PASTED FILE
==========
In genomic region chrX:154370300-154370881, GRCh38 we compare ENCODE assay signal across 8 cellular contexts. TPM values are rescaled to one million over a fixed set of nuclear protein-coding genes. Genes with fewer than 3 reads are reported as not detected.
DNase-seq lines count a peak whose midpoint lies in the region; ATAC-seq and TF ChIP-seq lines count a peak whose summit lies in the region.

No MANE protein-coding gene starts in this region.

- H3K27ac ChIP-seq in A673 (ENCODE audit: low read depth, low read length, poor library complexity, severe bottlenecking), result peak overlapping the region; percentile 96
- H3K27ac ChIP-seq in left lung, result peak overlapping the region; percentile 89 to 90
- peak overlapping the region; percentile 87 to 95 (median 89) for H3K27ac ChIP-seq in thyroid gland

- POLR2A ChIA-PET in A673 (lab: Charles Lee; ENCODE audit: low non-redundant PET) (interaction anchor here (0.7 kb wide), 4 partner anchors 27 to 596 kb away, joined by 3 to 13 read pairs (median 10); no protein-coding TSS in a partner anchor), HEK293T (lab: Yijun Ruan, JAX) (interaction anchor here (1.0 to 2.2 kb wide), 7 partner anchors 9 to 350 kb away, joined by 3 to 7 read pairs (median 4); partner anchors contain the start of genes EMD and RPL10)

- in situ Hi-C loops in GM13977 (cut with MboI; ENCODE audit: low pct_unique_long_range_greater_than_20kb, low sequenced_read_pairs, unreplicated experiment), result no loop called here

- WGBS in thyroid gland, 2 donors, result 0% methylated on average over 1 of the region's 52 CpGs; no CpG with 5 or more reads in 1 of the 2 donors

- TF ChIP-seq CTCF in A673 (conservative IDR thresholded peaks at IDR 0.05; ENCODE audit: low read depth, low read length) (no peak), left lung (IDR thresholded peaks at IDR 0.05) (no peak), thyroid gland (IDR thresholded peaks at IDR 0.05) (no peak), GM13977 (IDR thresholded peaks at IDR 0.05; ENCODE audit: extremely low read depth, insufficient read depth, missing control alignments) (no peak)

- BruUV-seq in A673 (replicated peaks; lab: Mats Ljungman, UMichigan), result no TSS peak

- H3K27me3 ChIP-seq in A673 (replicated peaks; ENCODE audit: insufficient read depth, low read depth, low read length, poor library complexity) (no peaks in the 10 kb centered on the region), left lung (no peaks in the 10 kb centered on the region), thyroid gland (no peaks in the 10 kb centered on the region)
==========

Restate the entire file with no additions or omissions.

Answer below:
In genomic region chrX:154370300-154370881, GRCh38 we compare ENCODE assay signal across 8 cellular contexts. TPM values are rescaled to one million over a fixed set of nuclear protein-coding genes. Genes with fewer than 3 reads are reported as not detected.
DNase-seq lines count a peak whose midpoint lies in the region; ATAC-seq and TF ChIP-seq lines count a peak whose summit lies in the region.

No MANE protein-coding gene starts in this region.

- H3K27ac ChIP-seq in A673 (ENCODE audit: low read depth, low read length, poor library complexity, severe bottlenecking), result peak overlapping the region; percentile 96
- H3K27ac ChIP-seq in left lung, result peak overlapping the region; percentile 89 to 90
- peak overlapping the region; percentile 87 to 95 (median 89) for H3K27ac ChIP-seq in thyroid gland

- POLR2A ChIA-PET in A673 (lab: Charles Lee; ENCODE audit: low non-redundant PET) (interaction anchor here (0.7 kb wide), 4 partner anchors 27 to 596 kb away, joined by 3 to 13 read pairs (median 10); no protein-coding TSS in a partner anchor), HEK293T (lab: Yijun Ruan, JAX) (interaction anchor here (1.0 to 2.2 kb wide), 7 partner anchors 9 to 350 kb away, joined by 3 to 7 read pairs (median 4); partner anchors contain the start of genes EMD and RPL10)

- in situ Hi-C loops in GM13977 (cut with MboI; ENCODE audit: low pct_unique_long_range_greater_than_20kb, low sequenced_read_pairs, unreplicated experiment), result no loop called here

- WGBS in thyroid gland, 2 donors, result 0% methylated on average over 1 of the region's 52 CpGs; no CpG with 5 or more reads in 1 of the 2 donors

- TF ChIP-seq CTCF in A673 (conservative IDR thresholded peaks at IDR 0.05; ENCODE audit: low read depth, low read length) (no peak), left lung (IDR thresholded peaks at IDR 0.05) (no peak), thyroid gland (IDR thresholded peaks at IDR 0.05) (no peak), GM13977 (IDR thresholded peaks at IDR 0.05; ENCODE audit: extremely low read depth, insufficient read depth, missing control alignments) (no peak)

- BruUV-seq in A673 (replicated peaks; lab: Mats Ljungman, UMichigan), result no TSS peak

- H3K27me3 ChIP-seq in A673 (replicated peaks; ENCODE audit: insufficient read depth, low read depth, low read length, poor library complexity) (no peaks in the 10 kb centered on the region), left lung (no peaks in the 10 kb centered on the region), thyroid gland (no peaks in the 10 kb centered on the region)